On hand down a new test for willfulness “self-serving,”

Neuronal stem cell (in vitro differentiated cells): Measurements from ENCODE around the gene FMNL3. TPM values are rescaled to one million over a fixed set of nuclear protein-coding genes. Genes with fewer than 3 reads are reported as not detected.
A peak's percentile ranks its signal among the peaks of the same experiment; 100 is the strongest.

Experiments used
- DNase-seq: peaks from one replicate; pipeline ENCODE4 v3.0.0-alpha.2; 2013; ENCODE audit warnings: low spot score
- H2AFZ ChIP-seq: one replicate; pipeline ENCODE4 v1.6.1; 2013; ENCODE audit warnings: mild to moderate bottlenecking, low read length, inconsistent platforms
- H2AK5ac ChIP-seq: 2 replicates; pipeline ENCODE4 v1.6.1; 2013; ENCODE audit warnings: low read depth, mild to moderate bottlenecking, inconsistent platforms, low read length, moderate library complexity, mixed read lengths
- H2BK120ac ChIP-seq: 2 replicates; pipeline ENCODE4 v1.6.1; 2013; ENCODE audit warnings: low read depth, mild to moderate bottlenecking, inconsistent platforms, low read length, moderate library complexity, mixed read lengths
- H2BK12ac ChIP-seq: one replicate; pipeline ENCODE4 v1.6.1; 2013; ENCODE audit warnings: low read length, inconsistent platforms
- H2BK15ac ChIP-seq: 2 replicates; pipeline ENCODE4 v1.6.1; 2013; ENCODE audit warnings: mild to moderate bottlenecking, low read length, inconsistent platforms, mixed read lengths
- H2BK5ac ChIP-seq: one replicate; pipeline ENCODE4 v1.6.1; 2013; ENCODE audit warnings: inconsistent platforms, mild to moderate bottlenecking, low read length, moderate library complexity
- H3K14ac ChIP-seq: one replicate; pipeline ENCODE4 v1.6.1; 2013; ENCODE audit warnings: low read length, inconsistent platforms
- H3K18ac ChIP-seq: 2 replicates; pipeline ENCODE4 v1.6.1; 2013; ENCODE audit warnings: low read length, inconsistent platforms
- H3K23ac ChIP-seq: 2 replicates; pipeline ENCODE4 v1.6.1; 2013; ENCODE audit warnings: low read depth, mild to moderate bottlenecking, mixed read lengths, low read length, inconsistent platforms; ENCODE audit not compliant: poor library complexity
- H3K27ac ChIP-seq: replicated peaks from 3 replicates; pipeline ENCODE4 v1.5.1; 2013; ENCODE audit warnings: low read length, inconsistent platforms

On 21st December, Apple Inc. slammed the Wisconsin Alumni Research Foundation’s requested the federal judge to triple the $234 million in damages awarded it by a jury, which stated that foundation’s contention Apple willfully infringed its computer process patent was rejected by the court.WARF asked the court to reconsider its October finding that Apple hadn’t willfully infringed on the technology and stated that, U.S. Supreme Court’s decision to take two separate appeals in other cases that relied on the same test used by U.S. District Judge William M. Conley in his willfulness was an indication the test wasn’t sound, court records show.Apple, on 21st December called WARF’s assumption that the Supreme Court would hand down a new test for willfulness “self-serving,” arguing that there was no current change in controlling law and that therefore, Judge Conley’s finding, based on a test articulated by the Federal Circuit in Seagate Technology LLC, should stay in place.”It is just as likely that when the Supreme Court rules, it will issue an opinion reaffirming the Seagate standard – which properly interprets the text of the Patent Act, consistent with how the Supreme Court has interpreted it since 1853,” “Unless and until the Supreme Court rules otherwise, Seagate provides the standard for assessing willful infringement,” argued by the Apple.WARF, the patent manager for the University of Wisconsin, Madison, sought to triple a $234 million infringement award a Wisconsin federal jury issued on 16th October, stated Judge Conley in November that the two-part Seagate test he used to find that Apple hadn’t willfully stepped on its technology was under review.The lawsuit asserted that Apple mentioned the patent at issue in its own patent applications and thus was aware of the technology, which covers a predictor circuit, which streamlined the way a processor works through the prediction on what instructions a user would give the system based on data from previous use and the machine’s previous guesses.As per the suit, similar technology appears in Apple’s A7 processor, which is used in Apple products such as the iPhone 5S, iPhone 6, iPad Air 2 and iPad Mini.Earlier, Apple filed the petition challenging the patent under the America Invents Act’s inter partes review program, but the Patent Trial and Appeal Board decided in April not to review the patent.In filing, Apple argued that WARF never stated a viable basis for reconsideration of the willfulness finding, but also that even under WARF’s standard, the record in the case shows Apple didn’t act willfully.Representatives for the parties didn’t immediately respond to requests for comment. The patent-in-suit is U.S. Patent Number 5,781,752.WARF was represented by Morgan Chu, Gary Frischling, Jason Sheasby, Alan Heinrich, Christopher Abernethy and Amy Proctor of Irell & Manella LLP, and Jennifer L. Gregor of Godfrey & Kahn SC.Apple was represented by William F. Lee, Lauren B. Fletcher, Bryan S. Conley, David C. Marcus, Andrea J.W. Jeffries, Derek Gosma and Mark D. Selwyn of WilmerHale, and Catherine Cetrangolo of Cetra Law Firm LLC.The case was Wisconsin Alumni Research Foundation v. Apple Inc., case number 3:14-cv-00062, in the U.S. District Court for the Western District of Wisconsin.

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